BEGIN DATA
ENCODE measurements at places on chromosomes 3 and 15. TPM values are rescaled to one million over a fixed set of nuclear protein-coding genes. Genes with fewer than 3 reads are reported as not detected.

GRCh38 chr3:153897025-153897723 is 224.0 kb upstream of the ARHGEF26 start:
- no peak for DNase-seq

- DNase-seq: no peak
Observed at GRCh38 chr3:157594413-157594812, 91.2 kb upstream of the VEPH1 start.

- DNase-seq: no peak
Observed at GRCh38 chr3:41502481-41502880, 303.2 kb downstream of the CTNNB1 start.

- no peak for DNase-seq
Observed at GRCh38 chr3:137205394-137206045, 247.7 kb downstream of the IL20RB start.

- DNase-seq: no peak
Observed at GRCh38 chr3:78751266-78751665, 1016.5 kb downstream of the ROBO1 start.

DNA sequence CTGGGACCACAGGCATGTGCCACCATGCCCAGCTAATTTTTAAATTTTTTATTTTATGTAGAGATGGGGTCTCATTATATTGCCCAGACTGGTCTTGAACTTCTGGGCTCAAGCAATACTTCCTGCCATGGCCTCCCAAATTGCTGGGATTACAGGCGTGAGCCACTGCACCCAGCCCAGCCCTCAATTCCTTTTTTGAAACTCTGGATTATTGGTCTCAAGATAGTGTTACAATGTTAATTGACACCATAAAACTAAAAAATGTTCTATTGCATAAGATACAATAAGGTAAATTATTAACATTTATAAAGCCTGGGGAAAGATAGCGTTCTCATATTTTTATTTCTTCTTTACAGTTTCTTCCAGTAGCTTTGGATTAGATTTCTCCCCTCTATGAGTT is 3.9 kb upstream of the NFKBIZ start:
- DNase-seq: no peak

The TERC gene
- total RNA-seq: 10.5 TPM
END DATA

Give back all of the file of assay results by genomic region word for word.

ENCODE measurements at places on chromosomes 3 and 15. TPM values are rescaled to one million over a fixed set of nuclear protein-coding genes. Genes with fewer than 3 reads are reported as not detected.

GRCh38 chr3:153897025-153897723 is 224.0 kb upstream of the ARHGEF26 start:
- no peak for DNase-seq

- DNase-seq: no peak
Observed at GRCh38 chr3:157594413-157594812, 91.2 kb upstream of the VEPH1 start.

- DNase-seq: no peak
Observed at GRCh38 chr3:41502481-41502880, 303.2 kb downstream of the CTNNB1 start.

- no peak for DNase-seq
Observed at GRCh38 chr3:137205394-137206045, 247.7 kb downstream of the IL20RB start.

- DNase-seq: no peak
Observed at GRCh38 chr3:78751266-78751665, 1016.5 kb downstream of the ROBO1 start.

DNA sequence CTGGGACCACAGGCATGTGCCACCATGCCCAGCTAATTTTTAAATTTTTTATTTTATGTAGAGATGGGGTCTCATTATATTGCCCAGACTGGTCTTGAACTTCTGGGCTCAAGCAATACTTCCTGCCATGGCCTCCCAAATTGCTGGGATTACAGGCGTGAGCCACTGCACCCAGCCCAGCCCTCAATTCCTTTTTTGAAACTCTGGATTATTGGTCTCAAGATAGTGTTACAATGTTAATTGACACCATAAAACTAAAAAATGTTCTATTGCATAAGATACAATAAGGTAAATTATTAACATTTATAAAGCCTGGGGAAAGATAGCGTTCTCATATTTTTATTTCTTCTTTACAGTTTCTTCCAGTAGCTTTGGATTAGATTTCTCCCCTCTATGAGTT is 3.9 kb upstream of the NFKBIZ start:
- DNase-seq: no peak

The TERC gene
- total RNA-seq: 10.5 TPM